I am a very curious person and have found the best way to learn about the world is to physically put myself into a space or community and observe. Ms. Peoples, the HR director at DCH, describes Detroit Community Schools as being “the eye of a hurricane” (the school’s team is known as the “Hurricanes”) – a safe haven for students from the often tumultuous and unstable environment outside of school. “The eye” has been an extremely welcoming community. I’ve learned just as much, if not more, from my students as they have from me. We all come from different backgrounds. I have many experiences that I can share with them, and they with me. We are all united by the common experience which we share together at DCH.
How has the Michele Schara Artist In Residence opportunity impacted your launch as an artist after Stamps?
I am extremely thankful for my experience as a Michele Schara Artist in Residence. As a young graduate, the residency gave me ample funding and a platform to realize my community-based works. I’ve found that the residency, and my subsequent position as the new art teacher at Detroit Community High, has helped my practice to become more interactive, playful, and multifaceted. There’s a stigma in the art world that those who don’t make it as an artist, teach. Why can’t we do both? I’m not trying to take over the world, just change it.
What sort of projects do you have on the horizon?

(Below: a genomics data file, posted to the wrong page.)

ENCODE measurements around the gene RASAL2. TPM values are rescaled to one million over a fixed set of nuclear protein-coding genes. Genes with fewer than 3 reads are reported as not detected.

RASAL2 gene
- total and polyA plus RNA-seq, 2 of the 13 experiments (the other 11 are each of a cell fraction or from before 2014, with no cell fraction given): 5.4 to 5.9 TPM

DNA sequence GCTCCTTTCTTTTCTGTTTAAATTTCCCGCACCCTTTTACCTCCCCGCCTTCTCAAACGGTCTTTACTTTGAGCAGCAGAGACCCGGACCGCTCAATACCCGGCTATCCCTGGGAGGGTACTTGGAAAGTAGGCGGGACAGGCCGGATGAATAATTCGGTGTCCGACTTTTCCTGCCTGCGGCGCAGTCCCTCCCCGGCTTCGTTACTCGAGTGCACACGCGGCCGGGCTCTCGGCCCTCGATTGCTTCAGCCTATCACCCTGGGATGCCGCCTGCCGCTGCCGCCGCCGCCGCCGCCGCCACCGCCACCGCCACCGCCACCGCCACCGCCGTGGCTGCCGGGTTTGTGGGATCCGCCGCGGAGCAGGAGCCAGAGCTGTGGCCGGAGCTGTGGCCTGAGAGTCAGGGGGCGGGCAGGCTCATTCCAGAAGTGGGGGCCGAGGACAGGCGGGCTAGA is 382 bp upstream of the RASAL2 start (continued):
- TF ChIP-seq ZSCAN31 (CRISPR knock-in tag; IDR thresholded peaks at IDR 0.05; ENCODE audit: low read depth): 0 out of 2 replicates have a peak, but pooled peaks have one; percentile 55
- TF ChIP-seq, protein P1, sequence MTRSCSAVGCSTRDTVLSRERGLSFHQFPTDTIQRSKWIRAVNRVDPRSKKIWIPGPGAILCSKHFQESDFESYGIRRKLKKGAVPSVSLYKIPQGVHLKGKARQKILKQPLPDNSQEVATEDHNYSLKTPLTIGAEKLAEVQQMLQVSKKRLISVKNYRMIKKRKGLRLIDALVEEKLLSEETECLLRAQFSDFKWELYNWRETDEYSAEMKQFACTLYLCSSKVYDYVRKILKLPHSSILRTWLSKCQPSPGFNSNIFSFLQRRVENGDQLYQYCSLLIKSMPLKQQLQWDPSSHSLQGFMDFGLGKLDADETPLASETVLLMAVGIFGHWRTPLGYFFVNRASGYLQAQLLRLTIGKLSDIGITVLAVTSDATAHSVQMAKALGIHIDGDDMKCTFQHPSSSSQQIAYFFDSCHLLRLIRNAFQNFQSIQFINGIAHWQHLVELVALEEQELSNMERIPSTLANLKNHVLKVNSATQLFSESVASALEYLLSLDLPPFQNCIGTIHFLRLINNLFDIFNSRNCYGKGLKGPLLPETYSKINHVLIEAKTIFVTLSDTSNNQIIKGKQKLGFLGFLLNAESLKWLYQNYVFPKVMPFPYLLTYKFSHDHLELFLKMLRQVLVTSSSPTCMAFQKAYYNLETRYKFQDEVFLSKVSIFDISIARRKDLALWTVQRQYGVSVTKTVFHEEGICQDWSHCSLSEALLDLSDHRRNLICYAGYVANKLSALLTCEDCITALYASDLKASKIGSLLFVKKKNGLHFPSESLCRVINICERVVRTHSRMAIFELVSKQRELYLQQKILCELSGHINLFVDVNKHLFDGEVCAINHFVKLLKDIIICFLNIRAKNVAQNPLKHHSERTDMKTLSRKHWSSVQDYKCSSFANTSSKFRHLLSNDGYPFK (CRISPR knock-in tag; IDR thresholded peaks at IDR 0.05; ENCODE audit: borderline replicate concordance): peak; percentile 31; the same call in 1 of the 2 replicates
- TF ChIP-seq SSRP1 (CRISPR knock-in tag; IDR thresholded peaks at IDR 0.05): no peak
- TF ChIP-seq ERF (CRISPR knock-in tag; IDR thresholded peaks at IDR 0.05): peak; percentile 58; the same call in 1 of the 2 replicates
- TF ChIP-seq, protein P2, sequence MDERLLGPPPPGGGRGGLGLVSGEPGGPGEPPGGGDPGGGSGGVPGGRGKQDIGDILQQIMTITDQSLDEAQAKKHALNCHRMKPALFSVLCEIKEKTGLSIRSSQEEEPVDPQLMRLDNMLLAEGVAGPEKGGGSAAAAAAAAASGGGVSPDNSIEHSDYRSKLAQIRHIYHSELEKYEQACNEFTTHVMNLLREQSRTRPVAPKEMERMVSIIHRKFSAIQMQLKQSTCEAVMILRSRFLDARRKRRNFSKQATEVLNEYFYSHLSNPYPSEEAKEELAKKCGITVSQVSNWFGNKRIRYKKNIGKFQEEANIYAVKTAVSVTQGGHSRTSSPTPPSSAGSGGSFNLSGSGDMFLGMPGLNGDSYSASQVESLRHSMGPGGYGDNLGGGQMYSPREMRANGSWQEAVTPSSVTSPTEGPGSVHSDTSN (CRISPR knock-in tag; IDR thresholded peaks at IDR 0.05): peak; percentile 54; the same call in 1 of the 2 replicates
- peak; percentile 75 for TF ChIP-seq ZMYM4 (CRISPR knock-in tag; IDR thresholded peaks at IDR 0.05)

An upcoming collaborative project we’ll be working on this semester is I Love My Canton Soccer Girls, a quilt which will be made from tapestries woven on cardboard looms from all of our old high school sports t-shirts, and other reclaimed fiber. I will do a similar project with students in Arusha, Tanzania this summer, and will create a large quilt from all the tapestries.
We will also be doing a project called Pothole Prevention, which will be a performance, installation, and act of civil service of sorts, in which we’ll fill potholes in the surrounding Brightmoor neighborhood with unconventional materials, such as resin, glitter, and gummy bears. Our final project of the year will be a collaborative installation in partnership with the DCH music department, for their performance at the Music Hall downtown, which will later be exhibited at the Carr Center in Detroit.
Paula has been gathering t-shirts to turn into weaving materials for upcoming projects.
Paula Schubatis is currently raising funds for art supplies for her classroom. If you’re interested in helping her, visit her fundraising page.
If you’re interested in applying to be a Michele Schara Artist in Residence at one of Stamps' partner schools, click here: the deadline is April 15th.